Whilst these compounds may provide some protection against plant predators, they do not appear to affect the palatability and intake of forage trees by ruminants. It has been observed that whilst goats will eat the bark of some browse trees, little bark damage is found when goats browse A. chinensis. The high content of saponins in bark may be deterring consumption. There appear to be no reports of saponins in Albizia leaf and the dried leaf is non-toxic when fed to rats (Ahn 1990). Although there is a paucity of information on the effects of A. chinensis fed to ruminants, it appears that Albizia species may prove to be a valuable new source of forage for ruminants.

Calliandra

All Calliandra species appear to contain condensed tannins, with high levels (>10%) in C. calothyrsus. When fed to rats (20% of diet), feed intake (palatability) was high but all rats lost weight (Ahn 1990). Tannins are known to have a direct effect on metabolism. Chickens fed high tannin sorghums develop leg abnormalities (Elkins et al. 1978). Barry et al. (1986) found that plasma growth hormone levels increased with increased intake of condensed tannins by sheep. Tannins react not only with dietary protein but also with enzymes of the gut wall and protein in saliva

Ruminants appear to be more tolerant of tannins than non-ruminants, although few studies have been conducted with forage tree legumes. Palmer and Schlink (1992) have reported that wilting (25°C for 24 h) Calliandra calothyrsus (calliandra) depressed feed intake in sheep when given a sole diet over an 8 day period. Ahn et al. (1989) have shown that drying decreases extractable tannin content of tree legumes, including Calliandra. Table 4.3.2 shows the results from an experiment where frozen (fresh) and dried calliandra were fed as supplements to sheep given a low quality (barley straw) diet. The removal of tannins by polyethylene glycol (PEG) infusion resulted in an increased consumption of straw when frozen calliandra was fed. Drying alone increased straw intake and the digestibility of the cell walls (NDF). PEG infusion increased the digestibility of N. particularly in the rumen, which resulted in higher urinary N losses as ammonia. It was concluded from this study that the presence of both tannins and a heat labile compound in fresh calliandra depresses feed utilisation, and that drying removes a factor (not tannin) which is depressing the digestibility (and intake) of barley straw by these sheep. The nature of this factor is not known, and clearly deserves further study. At the level of feeding used in this study, drying effectively removed the detrimental effect of both tannins and the unknown heat labile factor. There is a need to confirm these effects at higher levels of forage intake, and to reconcile these positive effects of drying with the negative effects found by Palmer and Schlink (1992).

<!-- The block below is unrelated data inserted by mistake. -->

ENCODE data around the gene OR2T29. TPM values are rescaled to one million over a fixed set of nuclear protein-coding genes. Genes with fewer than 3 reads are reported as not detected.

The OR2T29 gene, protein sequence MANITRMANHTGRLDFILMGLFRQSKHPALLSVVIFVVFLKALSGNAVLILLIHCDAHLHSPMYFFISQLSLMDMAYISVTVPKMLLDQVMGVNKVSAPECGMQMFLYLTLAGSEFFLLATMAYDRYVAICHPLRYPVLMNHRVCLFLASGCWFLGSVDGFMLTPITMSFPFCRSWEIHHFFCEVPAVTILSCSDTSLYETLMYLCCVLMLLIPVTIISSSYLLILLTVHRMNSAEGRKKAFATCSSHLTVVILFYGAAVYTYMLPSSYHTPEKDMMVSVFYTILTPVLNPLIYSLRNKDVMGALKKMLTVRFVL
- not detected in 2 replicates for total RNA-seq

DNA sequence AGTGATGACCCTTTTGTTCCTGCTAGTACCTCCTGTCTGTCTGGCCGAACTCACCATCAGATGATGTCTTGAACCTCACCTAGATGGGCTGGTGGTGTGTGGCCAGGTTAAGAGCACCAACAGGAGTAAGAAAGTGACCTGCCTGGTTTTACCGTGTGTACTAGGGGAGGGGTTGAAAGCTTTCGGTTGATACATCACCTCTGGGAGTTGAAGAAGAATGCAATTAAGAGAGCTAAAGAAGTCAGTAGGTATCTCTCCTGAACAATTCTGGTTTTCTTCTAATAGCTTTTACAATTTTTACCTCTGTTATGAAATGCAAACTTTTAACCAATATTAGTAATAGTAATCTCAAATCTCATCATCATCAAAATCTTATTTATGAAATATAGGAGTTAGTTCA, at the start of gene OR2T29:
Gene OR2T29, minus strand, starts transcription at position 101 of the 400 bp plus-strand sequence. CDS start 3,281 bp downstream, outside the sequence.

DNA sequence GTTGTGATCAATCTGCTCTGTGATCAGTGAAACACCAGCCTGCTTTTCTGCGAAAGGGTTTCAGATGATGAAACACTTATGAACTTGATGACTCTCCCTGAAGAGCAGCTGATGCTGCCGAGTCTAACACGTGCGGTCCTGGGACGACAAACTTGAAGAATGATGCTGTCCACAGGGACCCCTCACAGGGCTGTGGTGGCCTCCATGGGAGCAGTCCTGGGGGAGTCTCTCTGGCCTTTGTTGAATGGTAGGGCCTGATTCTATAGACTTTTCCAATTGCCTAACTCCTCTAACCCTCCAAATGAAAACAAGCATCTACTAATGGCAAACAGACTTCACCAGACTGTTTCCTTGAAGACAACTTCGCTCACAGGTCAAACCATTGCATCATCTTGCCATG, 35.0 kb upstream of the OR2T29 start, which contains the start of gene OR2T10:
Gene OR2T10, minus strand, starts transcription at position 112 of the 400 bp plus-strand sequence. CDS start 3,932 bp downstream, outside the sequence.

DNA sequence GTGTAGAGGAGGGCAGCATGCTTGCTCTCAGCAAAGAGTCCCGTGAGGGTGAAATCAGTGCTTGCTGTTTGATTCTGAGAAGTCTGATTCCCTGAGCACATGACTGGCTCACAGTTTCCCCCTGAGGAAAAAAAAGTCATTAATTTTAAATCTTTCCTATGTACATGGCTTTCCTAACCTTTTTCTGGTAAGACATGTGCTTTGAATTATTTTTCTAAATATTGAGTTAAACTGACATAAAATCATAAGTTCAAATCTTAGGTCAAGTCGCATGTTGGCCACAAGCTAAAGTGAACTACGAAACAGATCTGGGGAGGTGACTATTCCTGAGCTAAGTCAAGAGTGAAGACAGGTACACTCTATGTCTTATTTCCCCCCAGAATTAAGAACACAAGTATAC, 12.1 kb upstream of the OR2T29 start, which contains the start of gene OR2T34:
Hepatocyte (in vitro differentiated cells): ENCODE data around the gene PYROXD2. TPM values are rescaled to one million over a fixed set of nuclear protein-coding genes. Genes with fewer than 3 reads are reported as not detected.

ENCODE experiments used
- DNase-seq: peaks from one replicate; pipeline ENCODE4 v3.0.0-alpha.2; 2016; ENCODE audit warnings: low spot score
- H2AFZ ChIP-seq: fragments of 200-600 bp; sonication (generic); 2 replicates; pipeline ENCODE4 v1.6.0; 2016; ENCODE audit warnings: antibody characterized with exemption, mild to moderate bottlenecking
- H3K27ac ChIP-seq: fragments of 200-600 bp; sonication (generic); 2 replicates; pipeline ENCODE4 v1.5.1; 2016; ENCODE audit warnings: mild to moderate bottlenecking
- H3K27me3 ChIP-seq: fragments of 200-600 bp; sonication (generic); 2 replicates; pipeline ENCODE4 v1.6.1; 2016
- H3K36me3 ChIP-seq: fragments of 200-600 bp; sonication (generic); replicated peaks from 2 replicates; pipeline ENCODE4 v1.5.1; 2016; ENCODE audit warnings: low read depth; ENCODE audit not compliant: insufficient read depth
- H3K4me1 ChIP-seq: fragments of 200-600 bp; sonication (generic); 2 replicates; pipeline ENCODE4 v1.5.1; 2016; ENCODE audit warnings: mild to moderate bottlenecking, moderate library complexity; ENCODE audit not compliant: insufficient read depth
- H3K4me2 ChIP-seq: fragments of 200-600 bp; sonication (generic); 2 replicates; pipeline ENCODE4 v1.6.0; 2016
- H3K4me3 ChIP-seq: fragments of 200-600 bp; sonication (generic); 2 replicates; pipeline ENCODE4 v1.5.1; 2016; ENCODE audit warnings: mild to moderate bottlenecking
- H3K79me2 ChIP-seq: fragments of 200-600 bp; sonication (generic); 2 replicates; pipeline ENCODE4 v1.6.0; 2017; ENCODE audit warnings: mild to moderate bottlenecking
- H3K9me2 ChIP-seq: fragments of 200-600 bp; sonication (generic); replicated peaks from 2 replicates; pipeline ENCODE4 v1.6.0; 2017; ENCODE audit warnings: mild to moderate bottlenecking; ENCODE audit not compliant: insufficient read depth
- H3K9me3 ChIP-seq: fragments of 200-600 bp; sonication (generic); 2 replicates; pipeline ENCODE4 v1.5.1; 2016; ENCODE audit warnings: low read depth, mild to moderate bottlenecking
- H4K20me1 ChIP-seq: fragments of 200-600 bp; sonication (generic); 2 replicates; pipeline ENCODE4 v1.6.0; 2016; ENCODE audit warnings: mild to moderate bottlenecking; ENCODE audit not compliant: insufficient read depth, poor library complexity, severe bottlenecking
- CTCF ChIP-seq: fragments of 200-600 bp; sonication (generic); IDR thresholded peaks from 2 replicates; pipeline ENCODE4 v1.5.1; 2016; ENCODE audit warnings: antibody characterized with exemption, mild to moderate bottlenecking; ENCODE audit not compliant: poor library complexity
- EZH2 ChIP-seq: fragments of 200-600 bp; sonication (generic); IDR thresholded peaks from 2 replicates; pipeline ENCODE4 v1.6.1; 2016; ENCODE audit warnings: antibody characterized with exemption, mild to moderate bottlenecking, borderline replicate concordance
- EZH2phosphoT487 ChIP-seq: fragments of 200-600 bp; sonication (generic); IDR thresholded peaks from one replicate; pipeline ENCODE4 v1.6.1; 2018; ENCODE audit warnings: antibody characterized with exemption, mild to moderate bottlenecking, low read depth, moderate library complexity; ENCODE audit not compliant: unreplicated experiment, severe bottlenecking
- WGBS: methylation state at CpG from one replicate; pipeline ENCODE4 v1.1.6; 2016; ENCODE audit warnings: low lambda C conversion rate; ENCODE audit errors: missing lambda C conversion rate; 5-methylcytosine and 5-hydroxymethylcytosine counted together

Although there are no reports of secondary compounds in C. calothyrsus, the leaves of C. portoricensis were found to contain saponins, flavonoids and glycosides (Aguwa and Lawal 1987). These extracts have bactericidal (Adensina and Akinwusi 1984, Aguwa and Lawal 1987) and helminthicidal properties in dogs (Adewuni and Akubue 1981). Pipecolic acid, a non-protein amino acid, and its derivatives have been isolated from the leaves of C. haematocephala (Marker et al. 1979) and these compounds were shown to have insecticidal properties (Romeo 1984). The effects of these compounds on sheep is not known, but it does seem possible that some may be useful as stock and human medicines.

Gliricidia